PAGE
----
John Horgan in Scientific American:
I began to discern the paradox lurking at the heart of Karl Popper’s career when, prior to interviewing him in 1992, I asked other philosophers about him. Queries of this kind usually elicit dull, generic praise, but not in Popper’s case. Everyone said this opponent of dogmatism was almost pathologically dogmatic. There was an old joke about Popper: The Open Society and its Enemies should have been titled The Open Society by One of its Enemies.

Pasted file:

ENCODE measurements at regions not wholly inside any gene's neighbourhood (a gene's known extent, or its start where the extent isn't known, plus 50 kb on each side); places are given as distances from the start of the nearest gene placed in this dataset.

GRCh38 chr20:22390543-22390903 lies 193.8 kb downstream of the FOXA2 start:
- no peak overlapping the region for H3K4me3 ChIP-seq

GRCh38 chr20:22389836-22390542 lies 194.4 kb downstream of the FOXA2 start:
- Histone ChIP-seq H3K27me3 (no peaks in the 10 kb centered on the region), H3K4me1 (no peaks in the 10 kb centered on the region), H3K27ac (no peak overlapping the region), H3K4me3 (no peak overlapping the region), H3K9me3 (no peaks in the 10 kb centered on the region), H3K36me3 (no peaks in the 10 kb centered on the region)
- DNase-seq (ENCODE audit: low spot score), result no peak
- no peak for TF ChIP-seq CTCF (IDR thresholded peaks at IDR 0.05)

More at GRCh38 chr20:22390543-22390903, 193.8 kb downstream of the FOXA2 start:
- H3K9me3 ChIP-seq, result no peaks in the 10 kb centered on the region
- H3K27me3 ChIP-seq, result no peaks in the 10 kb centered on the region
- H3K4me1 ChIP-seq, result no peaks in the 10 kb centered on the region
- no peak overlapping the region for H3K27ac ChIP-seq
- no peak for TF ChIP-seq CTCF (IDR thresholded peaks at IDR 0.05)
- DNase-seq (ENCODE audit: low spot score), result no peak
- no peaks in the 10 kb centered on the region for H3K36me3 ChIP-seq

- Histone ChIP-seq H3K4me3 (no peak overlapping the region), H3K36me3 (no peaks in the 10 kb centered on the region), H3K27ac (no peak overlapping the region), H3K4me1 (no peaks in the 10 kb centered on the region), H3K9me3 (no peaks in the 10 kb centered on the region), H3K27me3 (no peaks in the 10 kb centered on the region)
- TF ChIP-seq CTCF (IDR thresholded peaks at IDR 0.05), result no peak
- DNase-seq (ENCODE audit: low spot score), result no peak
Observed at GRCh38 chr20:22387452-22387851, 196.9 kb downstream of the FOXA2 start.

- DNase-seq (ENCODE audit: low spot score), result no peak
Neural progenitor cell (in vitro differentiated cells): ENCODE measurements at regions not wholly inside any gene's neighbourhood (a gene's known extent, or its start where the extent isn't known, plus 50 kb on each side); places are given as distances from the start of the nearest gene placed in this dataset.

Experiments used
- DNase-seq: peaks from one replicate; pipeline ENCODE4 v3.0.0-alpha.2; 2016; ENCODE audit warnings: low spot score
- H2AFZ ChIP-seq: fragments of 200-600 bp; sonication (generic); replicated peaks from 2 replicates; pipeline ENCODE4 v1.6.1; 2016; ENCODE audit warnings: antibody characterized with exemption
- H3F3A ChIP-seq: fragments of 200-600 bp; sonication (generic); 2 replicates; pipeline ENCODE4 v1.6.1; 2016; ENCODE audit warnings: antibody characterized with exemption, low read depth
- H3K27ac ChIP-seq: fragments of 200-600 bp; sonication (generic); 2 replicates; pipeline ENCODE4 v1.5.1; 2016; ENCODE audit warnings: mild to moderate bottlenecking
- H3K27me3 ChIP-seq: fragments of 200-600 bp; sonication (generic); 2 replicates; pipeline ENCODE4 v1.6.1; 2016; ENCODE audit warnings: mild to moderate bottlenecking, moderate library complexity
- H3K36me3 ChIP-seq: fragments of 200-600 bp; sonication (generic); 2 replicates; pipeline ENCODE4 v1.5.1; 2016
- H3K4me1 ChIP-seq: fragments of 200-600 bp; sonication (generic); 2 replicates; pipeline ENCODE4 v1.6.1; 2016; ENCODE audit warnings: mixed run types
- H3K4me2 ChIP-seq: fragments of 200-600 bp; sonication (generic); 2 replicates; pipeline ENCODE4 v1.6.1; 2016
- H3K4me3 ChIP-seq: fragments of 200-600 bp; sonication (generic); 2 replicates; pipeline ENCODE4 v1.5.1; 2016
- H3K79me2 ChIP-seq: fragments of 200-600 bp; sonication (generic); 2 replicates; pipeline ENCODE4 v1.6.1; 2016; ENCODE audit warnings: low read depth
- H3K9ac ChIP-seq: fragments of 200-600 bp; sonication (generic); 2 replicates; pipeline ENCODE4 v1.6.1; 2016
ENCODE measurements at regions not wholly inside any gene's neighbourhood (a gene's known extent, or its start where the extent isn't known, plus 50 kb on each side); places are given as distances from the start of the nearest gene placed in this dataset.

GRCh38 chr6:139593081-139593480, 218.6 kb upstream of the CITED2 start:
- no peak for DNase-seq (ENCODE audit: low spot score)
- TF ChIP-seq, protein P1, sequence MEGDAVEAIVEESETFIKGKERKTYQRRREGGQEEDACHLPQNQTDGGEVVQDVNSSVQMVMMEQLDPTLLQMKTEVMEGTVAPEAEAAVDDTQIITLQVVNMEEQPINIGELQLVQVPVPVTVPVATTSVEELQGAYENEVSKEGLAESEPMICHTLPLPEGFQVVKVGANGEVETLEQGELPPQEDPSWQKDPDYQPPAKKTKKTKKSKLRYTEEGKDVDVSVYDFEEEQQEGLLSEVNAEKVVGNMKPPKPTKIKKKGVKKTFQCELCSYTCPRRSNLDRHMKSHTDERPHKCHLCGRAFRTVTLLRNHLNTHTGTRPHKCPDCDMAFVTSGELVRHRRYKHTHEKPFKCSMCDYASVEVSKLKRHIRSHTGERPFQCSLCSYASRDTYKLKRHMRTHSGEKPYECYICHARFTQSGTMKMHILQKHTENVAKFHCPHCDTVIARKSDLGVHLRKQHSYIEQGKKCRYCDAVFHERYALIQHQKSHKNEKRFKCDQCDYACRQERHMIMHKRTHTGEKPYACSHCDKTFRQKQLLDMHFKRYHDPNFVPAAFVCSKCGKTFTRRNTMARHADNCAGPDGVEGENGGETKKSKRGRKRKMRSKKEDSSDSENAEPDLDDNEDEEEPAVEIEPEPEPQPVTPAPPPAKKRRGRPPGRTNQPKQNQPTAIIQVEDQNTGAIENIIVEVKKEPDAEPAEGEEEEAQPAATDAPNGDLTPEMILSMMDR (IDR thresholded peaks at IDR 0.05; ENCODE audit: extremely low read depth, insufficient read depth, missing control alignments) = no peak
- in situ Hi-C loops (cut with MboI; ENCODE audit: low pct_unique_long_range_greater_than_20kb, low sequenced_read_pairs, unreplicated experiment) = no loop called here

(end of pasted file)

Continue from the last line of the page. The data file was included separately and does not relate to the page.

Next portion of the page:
To arrange an interview, I telephoned the London School of Economics, where Popper had taught since the late 1940s. A secretary said he generally worked at his home in a London suburb. When I called, a woman with an imperious, German-accented voice answered. Mrs. Mew, housekeeper and assistant to “Sir Karl.” Before he would see me, I had to send her a sample of my writings. She gave me a list of a dozen or so books by Sir Karl that I should read before the meeting. After numerous faxes and calls, she set a date. When I asked for directions from a nearby train station, Mrs. Mew assured me that all the cab drivers knew where Sir Karl lived. “He’s quite famous.”